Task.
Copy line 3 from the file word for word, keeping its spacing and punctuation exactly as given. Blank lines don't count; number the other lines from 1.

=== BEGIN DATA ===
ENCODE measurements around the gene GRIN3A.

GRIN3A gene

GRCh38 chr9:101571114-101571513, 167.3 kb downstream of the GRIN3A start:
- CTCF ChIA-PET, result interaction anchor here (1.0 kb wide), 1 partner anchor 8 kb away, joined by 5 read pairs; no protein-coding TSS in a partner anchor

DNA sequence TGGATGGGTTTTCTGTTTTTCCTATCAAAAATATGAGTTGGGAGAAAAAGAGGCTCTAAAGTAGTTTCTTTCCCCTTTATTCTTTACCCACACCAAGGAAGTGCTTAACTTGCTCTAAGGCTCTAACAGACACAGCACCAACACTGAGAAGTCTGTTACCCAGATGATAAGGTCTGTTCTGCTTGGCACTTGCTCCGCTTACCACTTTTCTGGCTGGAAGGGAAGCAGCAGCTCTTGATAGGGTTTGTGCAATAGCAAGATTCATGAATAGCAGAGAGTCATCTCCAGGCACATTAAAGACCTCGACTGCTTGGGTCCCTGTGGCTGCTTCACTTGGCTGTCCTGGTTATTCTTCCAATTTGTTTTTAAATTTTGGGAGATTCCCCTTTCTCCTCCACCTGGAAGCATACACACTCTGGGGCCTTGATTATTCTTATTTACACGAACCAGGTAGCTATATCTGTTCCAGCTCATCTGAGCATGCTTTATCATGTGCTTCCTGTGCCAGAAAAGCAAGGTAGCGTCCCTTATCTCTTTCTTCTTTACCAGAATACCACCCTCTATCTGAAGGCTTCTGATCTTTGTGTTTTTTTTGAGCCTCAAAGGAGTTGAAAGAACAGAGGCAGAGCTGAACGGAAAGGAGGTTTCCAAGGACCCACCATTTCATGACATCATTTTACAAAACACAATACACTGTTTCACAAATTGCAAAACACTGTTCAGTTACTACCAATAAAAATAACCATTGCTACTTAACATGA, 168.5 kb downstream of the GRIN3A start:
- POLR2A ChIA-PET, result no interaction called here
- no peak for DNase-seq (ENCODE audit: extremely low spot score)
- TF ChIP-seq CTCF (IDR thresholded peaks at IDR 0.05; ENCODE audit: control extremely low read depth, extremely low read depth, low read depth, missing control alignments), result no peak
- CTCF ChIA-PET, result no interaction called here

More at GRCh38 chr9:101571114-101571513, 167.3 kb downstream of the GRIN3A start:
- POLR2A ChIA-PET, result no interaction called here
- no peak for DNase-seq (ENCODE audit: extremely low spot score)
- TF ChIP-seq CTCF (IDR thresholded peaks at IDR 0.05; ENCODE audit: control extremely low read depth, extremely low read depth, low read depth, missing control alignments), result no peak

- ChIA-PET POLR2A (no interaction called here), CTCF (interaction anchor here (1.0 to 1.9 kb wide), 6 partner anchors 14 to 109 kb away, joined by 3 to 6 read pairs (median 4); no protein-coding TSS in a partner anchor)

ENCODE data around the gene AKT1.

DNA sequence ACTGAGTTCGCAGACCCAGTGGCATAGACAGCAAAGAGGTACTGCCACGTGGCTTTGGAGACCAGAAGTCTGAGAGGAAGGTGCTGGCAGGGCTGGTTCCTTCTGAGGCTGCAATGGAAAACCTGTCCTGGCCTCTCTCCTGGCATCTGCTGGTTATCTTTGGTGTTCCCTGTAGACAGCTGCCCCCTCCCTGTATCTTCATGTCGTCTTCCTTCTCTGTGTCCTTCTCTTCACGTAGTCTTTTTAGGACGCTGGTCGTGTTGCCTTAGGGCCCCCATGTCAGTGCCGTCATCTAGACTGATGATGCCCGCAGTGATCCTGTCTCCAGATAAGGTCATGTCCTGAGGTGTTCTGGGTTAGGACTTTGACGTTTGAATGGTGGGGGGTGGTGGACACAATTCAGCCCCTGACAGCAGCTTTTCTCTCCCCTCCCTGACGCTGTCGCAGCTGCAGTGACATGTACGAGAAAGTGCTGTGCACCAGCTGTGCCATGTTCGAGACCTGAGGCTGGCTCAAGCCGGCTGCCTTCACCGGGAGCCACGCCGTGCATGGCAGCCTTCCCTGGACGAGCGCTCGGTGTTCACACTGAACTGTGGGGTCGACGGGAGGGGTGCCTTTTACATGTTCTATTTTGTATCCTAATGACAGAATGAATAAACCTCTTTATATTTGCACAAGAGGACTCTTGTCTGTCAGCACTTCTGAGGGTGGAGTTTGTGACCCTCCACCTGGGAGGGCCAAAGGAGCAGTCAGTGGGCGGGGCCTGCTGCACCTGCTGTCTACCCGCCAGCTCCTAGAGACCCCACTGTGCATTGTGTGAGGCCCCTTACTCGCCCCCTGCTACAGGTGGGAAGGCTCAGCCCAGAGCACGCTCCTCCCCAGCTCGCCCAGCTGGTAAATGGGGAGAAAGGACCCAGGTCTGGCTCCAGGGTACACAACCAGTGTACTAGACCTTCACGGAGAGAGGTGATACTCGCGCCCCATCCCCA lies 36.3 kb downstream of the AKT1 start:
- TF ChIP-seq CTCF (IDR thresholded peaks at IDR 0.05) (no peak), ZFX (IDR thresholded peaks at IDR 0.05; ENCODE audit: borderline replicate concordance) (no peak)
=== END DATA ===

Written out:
GRCh38 chr9:101571114-101571513, 167.3 kb downstream of the GRIN3A start: